No Man's Sky's Sean Murray Shares Some Hard-Earned Advice for Developers of Games Like Fallout 76

When discussing rough video game launches and the resulting polarizing responses, Hello Games' No Man's Sky has to be included in the conversation. While it was and remains very divisive, there's no arguing that the game has seen significant, positive change since first releasing in August 2016. According to Hello Game's founder, Sean Murray, other similarly polarizing video games could possibly learning something from No Man's Sky and its subsequent development.

According to GamesRadar+, Murray had a lot to say during his keynote at the Develop:Brighton conference earlier today in the United Kingdom. Specifically, Murray spoke at length about the initial reaction to No Man's Sky and the way in which the company weathered the storm of community feedback and conversation.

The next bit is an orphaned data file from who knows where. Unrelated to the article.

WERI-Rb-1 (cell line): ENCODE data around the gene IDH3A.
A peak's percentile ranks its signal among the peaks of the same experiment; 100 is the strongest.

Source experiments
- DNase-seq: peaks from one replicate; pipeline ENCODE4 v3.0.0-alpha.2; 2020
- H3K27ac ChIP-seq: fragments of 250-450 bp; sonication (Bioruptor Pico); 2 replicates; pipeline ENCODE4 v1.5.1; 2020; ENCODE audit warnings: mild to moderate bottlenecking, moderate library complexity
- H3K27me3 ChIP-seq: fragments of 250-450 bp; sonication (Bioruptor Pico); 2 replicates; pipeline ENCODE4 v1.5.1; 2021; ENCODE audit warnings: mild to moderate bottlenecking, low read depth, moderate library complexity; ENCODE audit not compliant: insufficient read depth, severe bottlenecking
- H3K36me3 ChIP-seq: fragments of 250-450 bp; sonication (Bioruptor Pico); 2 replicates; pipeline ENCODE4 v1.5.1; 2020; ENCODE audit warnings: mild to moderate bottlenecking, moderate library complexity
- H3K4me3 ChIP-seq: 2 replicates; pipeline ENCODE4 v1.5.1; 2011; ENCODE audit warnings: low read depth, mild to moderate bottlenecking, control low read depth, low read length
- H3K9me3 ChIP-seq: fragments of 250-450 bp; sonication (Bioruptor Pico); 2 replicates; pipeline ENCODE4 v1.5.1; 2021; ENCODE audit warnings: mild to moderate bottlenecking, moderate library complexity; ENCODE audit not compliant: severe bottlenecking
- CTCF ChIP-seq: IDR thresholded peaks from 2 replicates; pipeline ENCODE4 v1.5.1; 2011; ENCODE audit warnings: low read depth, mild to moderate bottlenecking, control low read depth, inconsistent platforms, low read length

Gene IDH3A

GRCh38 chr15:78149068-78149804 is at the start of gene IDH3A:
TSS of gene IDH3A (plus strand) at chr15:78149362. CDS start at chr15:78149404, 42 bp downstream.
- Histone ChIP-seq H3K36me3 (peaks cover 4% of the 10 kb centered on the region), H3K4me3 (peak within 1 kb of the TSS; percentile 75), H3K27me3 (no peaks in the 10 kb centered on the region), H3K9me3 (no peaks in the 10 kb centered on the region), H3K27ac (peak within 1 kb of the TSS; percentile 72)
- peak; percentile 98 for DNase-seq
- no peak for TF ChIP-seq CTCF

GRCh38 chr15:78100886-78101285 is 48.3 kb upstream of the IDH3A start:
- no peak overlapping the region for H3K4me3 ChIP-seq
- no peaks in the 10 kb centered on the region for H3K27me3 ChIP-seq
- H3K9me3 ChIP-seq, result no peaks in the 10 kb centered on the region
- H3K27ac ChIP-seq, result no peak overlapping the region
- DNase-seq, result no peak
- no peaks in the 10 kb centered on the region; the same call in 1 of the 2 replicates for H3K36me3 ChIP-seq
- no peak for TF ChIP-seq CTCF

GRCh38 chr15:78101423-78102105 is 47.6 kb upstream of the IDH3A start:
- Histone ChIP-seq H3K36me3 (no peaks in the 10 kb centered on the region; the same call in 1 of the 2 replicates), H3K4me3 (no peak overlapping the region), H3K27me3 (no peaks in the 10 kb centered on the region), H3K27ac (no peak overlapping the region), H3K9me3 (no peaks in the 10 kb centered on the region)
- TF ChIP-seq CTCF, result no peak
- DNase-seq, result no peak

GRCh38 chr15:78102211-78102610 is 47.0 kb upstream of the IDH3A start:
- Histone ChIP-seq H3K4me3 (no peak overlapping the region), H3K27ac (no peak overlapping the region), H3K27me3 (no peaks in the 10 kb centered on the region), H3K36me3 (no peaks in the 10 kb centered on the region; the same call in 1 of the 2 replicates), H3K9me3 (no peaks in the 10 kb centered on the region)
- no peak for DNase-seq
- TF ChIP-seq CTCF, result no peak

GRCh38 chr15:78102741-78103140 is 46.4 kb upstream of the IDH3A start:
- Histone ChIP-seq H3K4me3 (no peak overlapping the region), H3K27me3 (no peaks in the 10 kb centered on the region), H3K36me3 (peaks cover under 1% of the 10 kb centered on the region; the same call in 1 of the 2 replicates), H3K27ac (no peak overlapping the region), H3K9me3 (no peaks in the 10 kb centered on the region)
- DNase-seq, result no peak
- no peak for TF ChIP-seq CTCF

"We went about two years without talking to press at all," he reportedly said. "And we went about three months without saying anything to the community either. That was really hard. I sat down so many times and wrote the perfect blog post that was going to explain everything about the game's development, and the road map going ahead. But I could see that it didn't hold credibility with regards to where we were at."

"There have been a number of games that have since come out, had a polarising launch, and that explosive mix of loads of people playing it but also problems. And I can see EA, Microsoft, or Bethesda try to placate players by just talking to them, but for right or wrong, it just doesn't really work. You see this all the time when a big publisher will talk to the community and try to solve the problem and then get embroiled, taking up more and more of its head space."


Now, he's not outright naming various video games here, but it seems fairly obvious that Murray is referring to the likes of Anthem, Sea of Thieves, and Fallout 76. All three -- published by EA, Microsoft, and Bethesda, respectively -- have had rocky launches followed by a series of significant updates, often with heavy community involvement.

What do you think? Should other publishers look to No Man's Sky's response as a good one? Let us know in the comments!